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Trump in Japan for G-20 Talks          06/27 06:11

   President Donald Trump on Thursday began what is likely his most 
consequential overseas trip of the year, one that will present the "America 
First" president with a flurry of international crises, tense negotiations and 
a growing global to-do list.

   OSAKA, Japan (AP) -- President Donald Trump on Thursday began what is likely 
his most consequential overseas trip of the year, one that will present the 
"America First" president with a flurry of international crises, tense 
negotiations and a growing global to-do list.

   Trump landed in Osaka, Japan, for the annual Group of 20 summit amid a 
tropical cyclone that is predicted to turn into a typhoon --- a possible 
metaphor for the four days of high-stakes diplomacy that lie ahead. As his 
re-election bid heats up, Trump was eager to produce breakthroughs on a series 
of foreign policy challenges including the showdown between the U.S. and Iran, 
a trade war with China, the threat of fresh election interference by Russia and 
stalled nuclear talks with North Korea.

   As he faces mounting pressures to deliver results, the president will meet 
one-on-one with at least eight world leaders on the summit's sidelines 
beginning with dinner with Australian Prime Minister Scott Morrison. The agenda 
for his four days in Asia is as laden with hazards for the president as it is 
light on the ceremonial pomp that marked his recent state visits to Japan and 
the United Kingdom.

   But White House officials are playing down prospects of specific 
accomplishments in what is the president's third international trip in a month, 
even as Trump himself said of his "competitors" from other nations: "That's OK. 
We're doing great. We're doing better than any of them."

   The week was set up to deliver a remarkable split-screen dynamic in American 
politics: While Trump is in Asia, the Democrats vying to replace him next year 
are holding their first primary debates. As Air Force One soared toward Japan,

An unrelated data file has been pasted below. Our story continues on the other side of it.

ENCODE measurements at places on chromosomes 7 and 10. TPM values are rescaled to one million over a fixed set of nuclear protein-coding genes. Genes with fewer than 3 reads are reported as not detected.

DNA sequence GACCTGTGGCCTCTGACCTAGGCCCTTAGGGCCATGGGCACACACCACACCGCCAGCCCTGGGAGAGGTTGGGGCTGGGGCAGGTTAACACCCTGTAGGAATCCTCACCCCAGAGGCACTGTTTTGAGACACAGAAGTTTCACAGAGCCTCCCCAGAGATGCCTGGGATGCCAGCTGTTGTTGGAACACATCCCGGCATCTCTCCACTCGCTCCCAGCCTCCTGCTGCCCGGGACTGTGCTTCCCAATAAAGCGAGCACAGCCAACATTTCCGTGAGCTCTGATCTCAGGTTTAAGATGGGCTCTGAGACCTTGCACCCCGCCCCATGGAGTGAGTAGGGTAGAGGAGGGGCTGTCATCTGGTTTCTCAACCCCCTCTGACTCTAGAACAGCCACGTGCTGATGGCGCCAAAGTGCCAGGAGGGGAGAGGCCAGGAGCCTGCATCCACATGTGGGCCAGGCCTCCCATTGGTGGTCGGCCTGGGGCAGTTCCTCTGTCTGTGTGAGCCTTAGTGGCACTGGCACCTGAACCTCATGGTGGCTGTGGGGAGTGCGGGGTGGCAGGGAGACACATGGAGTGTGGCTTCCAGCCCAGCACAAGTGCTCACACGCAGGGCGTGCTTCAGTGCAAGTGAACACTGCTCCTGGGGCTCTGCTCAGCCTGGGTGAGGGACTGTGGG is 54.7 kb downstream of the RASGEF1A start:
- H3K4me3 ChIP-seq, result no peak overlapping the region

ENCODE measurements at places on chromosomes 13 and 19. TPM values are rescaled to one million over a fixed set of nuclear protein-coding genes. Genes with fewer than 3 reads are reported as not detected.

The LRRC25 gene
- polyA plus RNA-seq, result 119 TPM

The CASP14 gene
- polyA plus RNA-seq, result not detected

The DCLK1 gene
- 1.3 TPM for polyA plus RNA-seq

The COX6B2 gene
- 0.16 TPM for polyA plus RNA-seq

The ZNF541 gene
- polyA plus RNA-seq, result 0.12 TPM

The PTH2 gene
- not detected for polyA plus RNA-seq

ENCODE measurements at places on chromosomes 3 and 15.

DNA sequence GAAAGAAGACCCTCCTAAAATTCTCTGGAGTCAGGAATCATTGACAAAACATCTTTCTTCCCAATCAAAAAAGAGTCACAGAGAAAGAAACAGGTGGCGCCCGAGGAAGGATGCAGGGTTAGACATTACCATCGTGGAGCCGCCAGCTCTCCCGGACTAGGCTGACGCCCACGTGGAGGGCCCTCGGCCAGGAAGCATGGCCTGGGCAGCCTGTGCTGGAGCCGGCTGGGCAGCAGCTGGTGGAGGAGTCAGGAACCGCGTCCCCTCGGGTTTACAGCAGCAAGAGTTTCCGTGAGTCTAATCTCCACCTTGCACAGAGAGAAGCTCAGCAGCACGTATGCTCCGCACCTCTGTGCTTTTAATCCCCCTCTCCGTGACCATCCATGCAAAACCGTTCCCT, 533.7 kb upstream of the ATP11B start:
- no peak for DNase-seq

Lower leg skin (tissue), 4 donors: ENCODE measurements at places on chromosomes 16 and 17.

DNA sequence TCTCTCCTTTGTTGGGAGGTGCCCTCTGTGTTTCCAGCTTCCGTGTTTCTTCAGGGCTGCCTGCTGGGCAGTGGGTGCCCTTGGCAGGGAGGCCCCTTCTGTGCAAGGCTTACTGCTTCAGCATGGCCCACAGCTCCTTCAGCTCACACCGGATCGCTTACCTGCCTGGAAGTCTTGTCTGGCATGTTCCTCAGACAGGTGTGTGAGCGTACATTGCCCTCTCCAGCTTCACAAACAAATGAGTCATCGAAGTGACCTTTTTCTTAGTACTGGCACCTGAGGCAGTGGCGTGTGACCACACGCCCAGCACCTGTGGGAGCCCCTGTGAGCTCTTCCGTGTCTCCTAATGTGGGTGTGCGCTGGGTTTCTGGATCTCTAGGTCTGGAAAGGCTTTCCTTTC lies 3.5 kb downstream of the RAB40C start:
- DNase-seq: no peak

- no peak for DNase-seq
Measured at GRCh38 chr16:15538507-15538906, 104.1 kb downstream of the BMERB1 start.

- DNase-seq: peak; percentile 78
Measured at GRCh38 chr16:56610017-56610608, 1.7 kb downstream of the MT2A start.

Trump delivered a succinct review on Twitter of part 1 of a two-night debate: 
"BORING!"

   Later, the president, ever the media critic, repeatedly mocked NBC for an 
audio malfunction that briefly interrupted the proceedings.

   His itinerary in Osaka includes sit-downs with Russian President Vladimir 
Putin, Chinese President Xi Jinping, Turkey's Recep Tayyip Erdogan and Saudi 
Crown Prince Mohammed bin Salman, all of whom have authoritarian tendencies, as 
well as disquieted allies including Germany's Angela Merkel and more contented 
ones such as Japanese Prime Minister Shinzo Abe.

   The summit will be a test of both Trump's go-it-alone style as well as his 
"America First" doctrine that has frustrated traditional allies over disputes 
on defense spending and trade and set the United States apart from global 
consensus on how to deal with international concerns like climate change and 
Iran's nuclear program.

   The president, who has shown little patience for the subtleties of global 
interactions and whose administration has struggled to grapple with 
simultaneous challenges, left Washington days after pulling back from the brink 
of armed conflict with Iran and as he trades threats over its nuclear program 
and support for terror groups. With Iran threatening to breach uranium 
enrichment limits set in the 2015 nuclear accord as soon as Thursday, Trump 
will be asked to articulate his strategy for containing Iran to skeptical world 
leaders after pulling the U.S. from the deal last year.

   Trump will also find himself face-to-face with Putin for the first time